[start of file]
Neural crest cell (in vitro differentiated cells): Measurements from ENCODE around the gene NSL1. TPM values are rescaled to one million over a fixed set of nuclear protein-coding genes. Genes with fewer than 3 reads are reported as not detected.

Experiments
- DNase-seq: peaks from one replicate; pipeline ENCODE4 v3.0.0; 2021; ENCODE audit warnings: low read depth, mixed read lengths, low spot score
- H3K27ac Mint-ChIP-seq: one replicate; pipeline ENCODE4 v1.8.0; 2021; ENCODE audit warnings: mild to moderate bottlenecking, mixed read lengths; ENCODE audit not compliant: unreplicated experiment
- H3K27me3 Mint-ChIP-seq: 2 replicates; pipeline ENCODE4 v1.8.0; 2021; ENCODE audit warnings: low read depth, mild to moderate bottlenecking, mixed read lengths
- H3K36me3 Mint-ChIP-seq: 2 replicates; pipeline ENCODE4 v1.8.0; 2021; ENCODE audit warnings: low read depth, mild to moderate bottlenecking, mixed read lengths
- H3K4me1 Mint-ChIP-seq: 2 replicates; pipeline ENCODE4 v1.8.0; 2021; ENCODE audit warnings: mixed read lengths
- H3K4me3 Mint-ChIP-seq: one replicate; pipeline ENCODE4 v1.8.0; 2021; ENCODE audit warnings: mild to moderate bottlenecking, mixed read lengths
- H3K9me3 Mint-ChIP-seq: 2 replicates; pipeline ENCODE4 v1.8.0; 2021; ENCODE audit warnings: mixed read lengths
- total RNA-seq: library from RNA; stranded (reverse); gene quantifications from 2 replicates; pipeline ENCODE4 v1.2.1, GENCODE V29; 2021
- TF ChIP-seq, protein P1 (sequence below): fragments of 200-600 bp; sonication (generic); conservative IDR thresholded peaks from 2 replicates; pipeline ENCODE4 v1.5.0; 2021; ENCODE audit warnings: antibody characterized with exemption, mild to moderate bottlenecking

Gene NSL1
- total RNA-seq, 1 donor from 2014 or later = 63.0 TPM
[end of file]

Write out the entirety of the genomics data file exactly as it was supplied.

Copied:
Neural crest cell (in vitro differentiated cells): Measurements from ENCODE around the gene NSL1. TPM values are rescaled to one million over a fixed set of nuclear protein-coding genes. Genes with fewer than 3 reads are reported as not detected.

Experiments
- DNase-seq: peaks from one replicate; pipeline ENCODE4 v3.0.0; 2021; ENCODE audit warnings: low read depth, mixed read lengths, low spot score
- H3K27ac Mint-ChIP-seq: one replicate; pipeline ENCODE4 v1.8.0; 2021; ENCODE audit warnings: mild to moderate bottlenecking, mixed read lengths; ENCODE audit not compliant: unreplicated experiment
- H3K27me3 Mint-ChIP-seq: 2 replicates; pipeline ENCODE4 v1.8.0; 2021; ENCODE audit warnings: low read depth, mild to moderate bottlenecking, mixed read lengths
- H3K36me3 Mint-ChIP-seq: 2 replicates; pipeline ENCODE4 v1.8.0; 2021; ENCODE audit warnings: low read depth, mild to moderate bottlenecking, mixed read lengths
- H3K4me1 Mint-ChIP-seq: 2 replicates; pipeline ENCODE4 v1.8.0; 2021; ENCODE audit warnings: mixed read lengths
- H3K4me3 Mint-ChIP-seq: one replicate; pipeline ENCODE4 v1.8.0; 2021; ENCODE audit warnings: mild to moderate bottlenecking, mixed read lengths
- H3K9me3 Mint-ChIP-seq: 2 replicates; pipeline ENCODE4 v1.8.0; 2021; ENCODE audit warnings: mixed read lengths
- total RNA-seq: library from RNA; stranded (reverse); gene quantifications from 2 replicates; pipeline ENCODE4 v1.2.1, GENCODE V29; 2021
- TF ChIP-seq, protein P1 (sequence below): fragments of 200-600 bp; sonication (generic); conservative IDR thresholded peaks from 2 replicates; pipeline ENCODE4 v1.5.0; 2021; ENCODE audit warnings: antibody characterized with exemption, mild to moderate bottlenecking

Gene NSL1
- total RNA-seq, 1 donor from 2014 or later = 63.0 TPM